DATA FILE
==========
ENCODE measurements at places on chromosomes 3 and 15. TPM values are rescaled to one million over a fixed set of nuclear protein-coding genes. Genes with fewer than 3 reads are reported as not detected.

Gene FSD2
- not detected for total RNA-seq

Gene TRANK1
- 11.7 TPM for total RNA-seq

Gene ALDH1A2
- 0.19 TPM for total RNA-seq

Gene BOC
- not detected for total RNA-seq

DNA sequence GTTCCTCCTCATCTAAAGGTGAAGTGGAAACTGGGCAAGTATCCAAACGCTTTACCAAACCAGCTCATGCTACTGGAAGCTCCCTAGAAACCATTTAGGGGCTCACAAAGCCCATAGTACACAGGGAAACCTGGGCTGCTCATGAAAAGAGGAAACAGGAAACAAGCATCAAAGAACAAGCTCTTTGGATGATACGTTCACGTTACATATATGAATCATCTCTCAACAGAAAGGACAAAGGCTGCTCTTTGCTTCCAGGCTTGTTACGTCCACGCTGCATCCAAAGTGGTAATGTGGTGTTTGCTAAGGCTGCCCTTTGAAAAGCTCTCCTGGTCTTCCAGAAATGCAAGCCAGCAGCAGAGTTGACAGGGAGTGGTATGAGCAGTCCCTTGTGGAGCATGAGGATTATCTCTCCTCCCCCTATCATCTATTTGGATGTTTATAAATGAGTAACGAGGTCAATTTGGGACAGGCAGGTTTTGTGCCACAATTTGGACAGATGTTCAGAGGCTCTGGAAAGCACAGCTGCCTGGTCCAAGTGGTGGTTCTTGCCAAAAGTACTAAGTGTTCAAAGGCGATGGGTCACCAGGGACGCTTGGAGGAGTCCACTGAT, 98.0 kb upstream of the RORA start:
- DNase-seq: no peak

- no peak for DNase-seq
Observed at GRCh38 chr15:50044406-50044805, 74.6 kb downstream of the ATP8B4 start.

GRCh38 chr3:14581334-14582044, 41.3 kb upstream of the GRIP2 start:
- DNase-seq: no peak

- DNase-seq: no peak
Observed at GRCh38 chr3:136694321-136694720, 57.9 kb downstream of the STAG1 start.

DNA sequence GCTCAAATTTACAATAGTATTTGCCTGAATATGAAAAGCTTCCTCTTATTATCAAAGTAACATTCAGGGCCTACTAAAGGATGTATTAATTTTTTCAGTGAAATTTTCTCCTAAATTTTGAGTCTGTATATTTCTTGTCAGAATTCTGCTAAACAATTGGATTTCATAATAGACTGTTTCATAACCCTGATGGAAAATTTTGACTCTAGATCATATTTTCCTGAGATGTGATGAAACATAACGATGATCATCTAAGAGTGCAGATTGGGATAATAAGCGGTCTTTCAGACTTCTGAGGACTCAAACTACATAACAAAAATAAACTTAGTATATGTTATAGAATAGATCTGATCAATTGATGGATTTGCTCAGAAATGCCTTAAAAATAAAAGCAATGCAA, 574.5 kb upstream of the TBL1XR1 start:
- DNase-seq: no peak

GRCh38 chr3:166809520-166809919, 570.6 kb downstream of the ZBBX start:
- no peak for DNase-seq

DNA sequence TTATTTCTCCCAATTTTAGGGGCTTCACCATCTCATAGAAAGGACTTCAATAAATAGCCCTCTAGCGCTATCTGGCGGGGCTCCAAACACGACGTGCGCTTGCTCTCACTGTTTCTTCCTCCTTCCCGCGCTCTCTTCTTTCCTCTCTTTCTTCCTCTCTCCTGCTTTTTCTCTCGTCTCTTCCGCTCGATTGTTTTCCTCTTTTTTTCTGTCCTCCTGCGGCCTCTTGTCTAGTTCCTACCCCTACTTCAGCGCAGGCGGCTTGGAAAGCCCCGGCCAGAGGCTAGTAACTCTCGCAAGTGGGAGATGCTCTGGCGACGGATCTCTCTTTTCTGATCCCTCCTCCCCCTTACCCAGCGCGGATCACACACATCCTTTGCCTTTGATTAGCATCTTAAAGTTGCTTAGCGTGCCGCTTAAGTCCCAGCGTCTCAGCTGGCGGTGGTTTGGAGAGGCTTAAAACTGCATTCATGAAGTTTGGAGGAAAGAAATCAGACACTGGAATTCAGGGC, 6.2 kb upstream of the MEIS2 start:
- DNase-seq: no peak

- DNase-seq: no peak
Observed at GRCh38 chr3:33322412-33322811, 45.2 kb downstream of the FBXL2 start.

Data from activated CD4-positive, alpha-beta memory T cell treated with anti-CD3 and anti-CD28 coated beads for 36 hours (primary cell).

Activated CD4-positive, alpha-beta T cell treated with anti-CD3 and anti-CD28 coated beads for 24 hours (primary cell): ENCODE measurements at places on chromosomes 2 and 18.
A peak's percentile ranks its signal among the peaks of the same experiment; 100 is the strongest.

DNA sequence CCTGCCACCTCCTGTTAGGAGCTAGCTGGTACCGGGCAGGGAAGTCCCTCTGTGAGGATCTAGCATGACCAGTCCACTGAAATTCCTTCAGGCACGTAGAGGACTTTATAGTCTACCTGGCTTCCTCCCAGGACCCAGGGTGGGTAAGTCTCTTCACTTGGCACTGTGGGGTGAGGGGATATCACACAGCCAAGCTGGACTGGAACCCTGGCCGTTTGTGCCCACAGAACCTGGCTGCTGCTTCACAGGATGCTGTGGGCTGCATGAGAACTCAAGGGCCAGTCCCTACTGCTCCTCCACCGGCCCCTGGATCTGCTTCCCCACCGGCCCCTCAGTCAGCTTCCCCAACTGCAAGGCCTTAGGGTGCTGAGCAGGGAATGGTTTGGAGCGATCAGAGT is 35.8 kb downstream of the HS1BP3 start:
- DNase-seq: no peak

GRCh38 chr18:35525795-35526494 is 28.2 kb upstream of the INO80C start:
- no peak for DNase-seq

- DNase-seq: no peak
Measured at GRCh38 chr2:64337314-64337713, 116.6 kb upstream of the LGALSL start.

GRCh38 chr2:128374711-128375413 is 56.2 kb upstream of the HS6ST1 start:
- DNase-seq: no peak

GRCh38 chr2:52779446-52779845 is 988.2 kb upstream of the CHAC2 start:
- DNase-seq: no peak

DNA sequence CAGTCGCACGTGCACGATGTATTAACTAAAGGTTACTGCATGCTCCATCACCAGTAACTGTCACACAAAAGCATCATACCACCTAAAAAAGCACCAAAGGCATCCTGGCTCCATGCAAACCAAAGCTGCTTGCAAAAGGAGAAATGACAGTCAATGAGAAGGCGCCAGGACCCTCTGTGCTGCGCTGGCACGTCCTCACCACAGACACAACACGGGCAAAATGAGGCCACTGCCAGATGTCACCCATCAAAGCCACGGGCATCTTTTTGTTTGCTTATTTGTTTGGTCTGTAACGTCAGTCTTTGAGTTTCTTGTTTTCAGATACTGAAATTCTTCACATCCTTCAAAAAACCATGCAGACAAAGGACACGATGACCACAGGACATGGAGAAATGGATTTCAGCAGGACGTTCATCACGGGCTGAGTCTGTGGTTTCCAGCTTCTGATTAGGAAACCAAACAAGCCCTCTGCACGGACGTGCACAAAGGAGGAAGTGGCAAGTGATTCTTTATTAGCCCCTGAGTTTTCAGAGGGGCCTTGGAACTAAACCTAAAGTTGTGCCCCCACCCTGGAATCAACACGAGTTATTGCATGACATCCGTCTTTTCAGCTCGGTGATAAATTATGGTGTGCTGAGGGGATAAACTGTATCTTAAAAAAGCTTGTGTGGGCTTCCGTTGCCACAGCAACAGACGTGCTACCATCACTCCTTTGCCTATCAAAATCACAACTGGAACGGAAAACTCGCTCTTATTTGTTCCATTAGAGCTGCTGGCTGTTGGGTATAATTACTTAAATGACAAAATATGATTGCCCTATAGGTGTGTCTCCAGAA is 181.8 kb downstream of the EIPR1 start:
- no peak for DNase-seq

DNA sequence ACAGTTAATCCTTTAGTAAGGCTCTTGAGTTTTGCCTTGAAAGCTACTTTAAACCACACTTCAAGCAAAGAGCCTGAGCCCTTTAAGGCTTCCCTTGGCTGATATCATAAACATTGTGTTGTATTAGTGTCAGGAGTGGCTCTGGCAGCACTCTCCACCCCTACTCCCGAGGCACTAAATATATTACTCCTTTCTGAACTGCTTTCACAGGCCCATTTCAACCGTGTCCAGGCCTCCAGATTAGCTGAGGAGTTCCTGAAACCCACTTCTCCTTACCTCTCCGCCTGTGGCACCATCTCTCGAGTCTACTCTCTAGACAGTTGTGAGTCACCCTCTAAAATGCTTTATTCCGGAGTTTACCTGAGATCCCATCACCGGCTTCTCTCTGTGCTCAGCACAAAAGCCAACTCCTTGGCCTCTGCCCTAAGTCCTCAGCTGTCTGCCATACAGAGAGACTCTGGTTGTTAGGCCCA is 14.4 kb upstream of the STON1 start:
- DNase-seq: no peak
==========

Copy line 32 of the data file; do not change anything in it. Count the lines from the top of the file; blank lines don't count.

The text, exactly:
- no peak for DNase-seq